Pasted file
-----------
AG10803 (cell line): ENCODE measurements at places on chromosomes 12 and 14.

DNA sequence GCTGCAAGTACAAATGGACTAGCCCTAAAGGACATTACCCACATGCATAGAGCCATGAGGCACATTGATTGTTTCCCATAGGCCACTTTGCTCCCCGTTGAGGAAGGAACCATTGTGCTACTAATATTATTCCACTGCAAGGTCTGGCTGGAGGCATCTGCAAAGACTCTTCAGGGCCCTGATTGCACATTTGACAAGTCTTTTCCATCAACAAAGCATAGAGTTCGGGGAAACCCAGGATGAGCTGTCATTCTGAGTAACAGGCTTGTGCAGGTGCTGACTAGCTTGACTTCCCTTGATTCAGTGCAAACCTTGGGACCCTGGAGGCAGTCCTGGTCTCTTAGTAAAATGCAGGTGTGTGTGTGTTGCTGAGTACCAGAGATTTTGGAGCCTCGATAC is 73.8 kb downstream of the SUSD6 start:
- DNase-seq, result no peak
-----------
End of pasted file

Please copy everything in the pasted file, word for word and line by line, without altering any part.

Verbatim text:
AG10803 (cell line): ENCODE measurements at places on chromosomes 12 and 14.

DNA sequence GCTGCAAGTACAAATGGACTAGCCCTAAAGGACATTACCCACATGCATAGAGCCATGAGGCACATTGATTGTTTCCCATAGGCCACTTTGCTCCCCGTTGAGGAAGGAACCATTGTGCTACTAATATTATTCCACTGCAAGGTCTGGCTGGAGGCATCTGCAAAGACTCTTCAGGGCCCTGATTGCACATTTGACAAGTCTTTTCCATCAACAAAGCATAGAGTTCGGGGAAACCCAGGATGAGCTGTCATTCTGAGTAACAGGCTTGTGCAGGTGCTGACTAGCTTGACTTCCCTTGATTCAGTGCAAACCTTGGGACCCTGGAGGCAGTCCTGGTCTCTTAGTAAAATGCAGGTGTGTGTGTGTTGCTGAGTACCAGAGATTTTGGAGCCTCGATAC is 73.8 kb downstream of the SUSD6 start:
- DNase-seq, result no peak